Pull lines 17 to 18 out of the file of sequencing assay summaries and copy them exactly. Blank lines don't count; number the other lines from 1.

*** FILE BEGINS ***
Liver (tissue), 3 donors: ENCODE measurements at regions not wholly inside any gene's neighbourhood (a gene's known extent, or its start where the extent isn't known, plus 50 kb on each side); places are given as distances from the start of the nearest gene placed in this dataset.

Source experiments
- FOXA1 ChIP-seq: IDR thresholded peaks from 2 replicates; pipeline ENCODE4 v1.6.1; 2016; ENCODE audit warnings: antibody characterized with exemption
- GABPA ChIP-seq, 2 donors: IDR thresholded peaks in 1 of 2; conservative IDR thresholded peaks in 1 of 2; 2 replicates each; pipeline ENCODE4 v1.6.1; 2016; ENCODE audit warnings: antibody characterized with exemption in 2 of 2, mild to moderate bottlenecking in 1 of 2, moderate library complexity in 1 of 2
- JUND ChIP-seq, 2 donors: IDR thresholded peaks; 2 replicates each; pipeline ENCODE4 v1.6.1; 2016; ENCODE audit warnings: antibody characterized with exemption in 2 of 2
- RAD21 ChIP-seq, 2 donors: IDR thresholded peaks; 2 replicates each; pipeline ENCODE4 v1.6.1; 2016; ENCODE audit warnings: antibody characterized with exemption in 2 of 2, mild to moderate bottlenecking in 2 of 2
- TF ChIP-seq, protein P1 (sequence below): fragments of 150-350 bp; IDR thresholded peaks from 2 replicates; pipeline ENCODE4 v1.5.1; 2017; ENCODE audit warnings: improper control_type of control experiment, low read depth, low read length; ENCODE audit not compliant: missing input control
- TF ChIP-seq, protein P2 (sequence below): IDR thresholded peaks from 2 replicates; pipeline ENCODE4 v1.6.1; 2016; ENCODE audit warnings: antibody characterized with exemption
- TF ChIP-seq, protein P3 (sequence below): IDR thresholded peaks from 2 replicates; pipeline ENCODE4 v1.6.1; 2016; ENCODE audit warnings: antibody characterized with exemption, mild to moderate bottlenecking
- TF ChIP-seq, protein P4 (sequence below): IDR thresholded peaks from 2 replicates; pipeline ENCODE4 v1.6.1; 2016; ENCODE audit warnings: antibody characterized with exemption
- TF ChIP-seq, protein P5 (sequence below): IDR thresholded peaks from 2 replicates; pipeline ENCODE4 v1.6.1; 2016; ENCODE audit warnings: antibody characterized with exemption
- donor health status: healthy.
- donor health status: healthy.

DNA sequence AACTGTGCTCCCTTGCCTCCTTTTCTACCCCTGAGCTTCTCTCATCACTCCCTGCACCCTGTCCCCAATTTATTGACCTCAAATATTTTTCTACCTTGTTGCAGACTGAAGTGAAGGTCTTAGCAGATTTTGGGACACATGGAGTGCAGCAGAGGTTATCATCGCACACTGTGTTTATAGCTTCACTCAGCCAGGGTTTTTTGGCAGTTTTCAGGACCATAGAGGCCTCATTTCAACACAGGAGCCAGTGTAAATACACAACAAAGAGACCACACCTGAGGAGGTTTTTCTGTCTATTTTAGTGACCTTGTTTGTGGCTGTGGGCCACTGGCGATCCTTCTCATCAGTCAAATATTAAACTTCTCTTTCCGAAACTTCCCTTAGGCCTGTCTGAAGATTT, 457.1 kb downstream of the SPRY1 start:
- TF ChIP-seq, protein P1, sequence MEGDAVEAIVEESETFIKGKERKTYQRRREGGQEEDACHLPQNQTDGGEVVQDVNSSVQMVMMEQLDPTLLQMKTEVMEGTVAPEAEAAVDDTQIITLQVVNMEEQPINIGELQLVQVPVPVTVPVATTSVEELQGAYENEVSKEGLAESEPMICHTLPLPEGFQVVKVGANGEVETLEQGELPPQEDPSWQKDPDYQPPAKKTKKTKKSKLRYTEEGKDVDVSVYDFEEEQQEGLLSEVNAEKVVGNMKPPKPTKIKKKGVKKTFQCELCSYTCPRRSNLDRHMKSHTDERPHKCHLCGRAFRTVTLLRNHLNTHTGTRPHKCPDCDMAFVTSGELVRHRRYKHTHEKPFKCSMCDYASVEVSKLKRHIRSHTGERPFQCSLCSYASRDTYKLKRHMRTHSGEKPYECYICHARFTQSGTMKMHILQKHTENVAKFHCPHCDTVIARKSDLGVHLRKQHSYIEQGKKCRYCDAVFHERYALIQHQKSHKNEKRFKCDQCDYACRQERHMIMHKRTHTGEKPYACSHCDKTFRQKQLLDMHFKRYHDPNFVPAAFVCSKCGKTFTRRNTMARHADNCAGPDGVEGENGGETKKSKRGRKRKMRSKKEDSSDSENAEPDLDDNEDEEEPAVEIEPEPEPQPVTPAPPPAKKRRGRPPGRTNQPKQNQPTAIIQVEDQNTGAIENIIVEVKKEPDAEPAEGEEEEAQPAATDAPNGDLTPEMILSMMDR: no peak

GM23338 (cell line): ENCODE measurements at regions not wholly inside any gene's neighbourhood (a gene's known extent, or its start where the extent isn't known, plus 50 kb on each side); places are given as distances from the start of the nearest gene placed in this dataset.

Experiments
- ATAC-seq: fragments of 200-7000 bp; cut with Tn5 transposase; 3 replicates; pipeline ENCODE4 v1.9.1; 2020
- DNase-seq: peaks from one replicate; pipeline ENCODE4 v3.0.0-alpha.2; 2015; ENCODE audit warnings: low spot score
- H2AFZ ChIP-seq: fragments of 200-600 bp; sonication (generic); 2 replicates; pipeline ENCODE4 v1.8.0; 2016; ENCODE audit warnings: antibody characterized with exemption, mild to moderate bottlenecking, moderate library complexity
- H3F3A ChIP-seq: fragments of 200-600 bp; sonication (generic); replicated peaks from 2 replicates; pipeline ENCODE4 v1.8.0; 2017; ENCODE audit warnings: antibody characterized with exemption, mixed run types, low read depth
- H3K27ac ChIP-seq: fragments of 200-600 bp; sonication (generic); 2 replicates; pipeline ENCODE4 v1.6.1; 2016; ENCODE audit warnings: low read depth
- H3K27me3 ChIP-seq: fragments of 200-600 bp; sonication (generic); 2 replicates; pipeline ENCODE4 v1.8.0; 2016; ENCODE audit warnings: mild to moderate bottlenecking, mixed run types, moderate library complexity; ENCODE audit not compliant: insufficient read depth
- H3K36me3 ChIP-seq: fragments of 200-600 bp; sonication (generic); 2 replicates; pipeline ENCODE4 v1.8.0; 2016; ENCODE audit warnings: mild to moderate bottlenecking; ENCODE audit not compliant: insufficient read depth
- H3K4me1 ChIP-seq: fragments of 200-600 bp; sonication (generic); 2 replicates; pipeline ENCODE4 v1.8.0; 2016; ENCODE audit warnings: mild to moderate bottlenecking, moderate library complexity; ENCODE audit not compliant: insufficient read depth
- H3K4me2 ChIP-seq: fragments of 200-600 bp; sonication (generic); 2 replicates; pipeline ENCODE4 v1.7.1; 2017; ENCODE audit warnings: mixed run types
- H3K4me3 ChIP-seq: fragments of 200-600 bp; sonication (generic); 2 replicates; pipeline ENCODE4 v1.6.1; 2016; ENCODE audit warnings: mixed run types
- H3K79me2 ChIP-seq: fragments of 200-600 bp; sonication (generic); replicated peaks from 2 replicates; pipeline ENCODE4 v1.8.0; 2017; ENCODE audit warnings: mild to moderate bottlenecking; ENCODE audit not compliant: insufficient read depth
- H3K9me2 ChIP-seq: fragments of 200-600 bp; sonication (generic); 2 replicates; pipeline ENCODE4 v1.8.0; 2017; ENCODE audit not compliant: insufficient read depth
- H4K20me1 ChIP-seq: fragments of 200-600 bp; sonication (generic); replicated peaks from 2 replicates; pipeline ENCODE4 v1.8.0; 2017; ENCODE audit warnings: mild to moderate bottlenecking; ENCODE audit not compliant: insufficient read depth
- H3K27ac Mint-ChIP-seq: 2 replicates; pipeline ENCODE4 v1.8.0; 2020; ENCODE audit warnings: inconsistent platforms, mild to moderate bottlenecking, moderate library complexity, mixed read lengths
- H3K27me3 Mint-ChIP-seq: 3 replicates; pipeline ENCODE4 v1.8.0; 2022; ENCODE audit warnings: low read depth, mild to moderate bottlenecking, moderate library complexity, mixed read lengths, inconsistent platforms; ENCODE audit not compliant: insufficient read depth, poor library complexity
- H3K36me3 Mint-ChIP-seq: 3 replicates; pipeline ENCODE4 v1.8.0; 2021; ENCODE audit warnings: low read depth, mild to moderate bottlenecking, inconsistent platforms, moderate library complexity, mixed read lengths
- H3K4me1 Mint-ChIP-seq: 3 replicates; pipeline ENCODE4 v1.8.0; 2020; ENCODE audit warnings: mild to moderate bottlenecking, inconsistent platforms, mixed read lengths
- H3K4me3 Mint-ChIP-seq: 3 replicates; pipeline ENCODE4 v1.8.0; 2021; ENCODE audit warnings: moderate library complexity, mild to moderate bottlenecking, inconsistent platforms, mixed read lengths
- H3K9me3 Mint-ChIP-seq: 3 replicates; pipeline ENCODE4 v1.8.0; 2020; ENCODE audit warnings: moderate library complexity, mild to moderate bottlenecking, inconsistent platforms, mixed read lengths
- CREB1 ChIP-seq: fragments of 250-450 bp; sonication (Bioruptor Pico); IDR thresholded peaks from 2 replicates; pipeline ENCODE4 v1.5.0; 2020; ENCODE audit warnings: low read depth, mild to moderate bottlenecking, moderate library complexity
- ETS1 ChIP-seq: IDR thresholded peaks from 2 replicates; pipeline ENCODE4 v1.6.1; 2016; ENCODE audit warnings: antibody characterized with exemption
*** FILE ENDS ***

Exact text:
Experiments
- ATAC-seq: fragments of 200-7000 bp; cut with Tn5 transposase; 3 replicates; pipeline ENCODE4 v1.9.1; 2020